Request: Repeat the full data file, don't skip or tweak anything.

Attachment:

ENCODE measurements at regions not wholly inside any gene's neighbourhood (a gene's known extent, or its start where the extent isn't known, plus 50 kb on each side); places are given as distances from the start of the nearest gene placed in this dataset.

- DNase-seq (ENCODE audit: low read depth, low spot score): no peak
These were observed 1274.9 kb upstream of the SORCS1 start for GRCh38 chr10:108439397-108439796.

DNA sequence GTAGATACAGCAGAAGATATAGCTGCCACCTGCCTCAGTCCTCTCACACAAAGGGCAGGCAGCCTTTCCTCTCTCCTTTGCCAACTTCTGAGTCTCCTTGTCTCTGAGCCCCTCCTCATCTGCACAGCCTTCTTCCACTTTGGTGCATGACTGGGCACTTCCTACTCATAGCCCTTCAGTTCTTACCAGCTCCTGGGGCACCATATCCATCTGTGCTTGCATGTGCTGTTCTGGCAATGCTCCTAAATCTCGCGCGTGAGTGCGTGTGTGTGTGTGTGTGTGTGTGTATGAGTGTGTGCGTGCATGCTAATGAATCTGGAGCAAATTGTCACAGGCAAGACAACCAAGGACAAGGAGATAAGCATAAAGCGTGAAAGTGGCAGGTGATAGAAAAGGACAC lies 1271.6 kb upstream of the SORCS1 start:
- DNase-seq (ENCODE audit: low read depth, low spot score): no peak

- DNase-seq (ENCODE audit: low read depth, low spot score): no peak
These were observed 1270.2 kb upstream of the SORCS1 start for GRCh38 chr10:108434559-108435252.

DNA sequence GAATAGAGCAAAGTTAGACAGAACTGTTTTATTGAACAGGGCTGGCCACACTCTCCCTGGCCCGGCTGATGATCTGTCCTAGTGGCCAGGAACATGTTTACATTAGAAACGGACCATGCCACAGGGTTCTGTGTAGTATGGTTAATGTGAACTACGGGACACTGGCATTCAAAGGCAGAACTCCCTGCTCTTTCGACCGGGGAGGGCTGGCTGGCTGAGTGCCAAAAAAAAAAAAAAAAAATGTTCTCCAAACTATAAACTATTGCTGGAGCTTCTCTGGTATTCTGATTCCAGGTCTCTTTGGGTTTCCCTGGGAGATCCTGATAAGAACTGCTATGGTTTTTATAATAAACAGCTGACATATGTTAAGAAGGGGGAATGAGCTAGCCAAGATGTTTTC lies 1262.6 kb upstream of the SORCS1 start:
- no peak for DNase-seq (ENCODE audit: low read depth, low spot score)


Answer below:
ENCODE measurements at regions not wholly inside any gene's neighbourhood (a gene's known extent, or its start where the extent isn't known, plus 50 kb on each side); places are given as distances from the start of the nearest gene placed in this dataset.

- DNase-seq (ENCODE audit: low read depth, low spot score): no peak
These were observed 1274.9 kb upstream of the SORCS1 start for GRCh38 chr10:108439397-108439796.

DNA sequence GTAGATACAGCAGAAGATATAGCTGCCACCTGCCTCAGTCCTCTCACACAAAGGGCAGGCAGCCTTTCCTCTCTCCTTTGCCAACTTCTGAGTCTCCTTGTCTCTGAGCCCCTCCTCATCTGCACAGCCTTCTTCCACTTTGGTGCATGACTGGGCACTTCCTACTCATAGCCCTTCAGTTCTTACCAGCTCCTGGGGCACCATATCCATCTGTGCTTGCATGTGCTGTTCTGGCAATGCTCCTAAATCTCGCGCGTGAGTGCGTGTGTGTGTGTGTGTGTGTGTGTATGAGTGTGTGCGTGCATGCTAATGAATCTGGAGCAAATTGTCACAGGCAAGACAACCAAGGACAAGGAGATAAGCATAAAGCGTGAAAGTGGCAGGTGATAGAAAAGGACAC lies 1271.6 kb upstream of the SORCS1 start:
- DNase-seq (ENCODE audit: low read depth, low spot score): no peak

- DNase-seq (ENCODE audit: low read depth, low spot score): no peak
These were observed 1270.2 kb upstream of the SORCS1 start for GRCh38 chr10:108434559-108435252.

DNA sequence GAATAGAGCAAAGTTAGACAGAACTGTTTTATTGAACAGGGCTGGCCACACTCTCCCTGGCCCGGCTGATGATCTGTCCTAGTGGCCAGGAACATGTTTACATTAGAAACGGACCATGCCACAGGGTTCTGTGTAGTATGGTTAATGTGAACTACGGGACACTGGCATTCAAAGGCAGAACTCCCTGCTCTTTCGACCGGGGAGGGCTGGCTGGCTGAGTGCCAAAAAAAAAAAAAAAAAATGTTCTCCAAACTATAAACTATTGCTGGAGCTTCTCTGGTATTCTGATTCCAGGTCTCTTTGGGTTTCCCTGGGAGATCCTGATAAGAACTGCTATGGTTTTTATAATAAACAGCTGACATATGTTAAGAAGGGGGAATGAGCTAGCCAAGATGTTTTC lies 1262.6 kb upstream of the SORCS1 start:
- no peak for DNase-seq (ENCODE audit: low read depth, low spot score)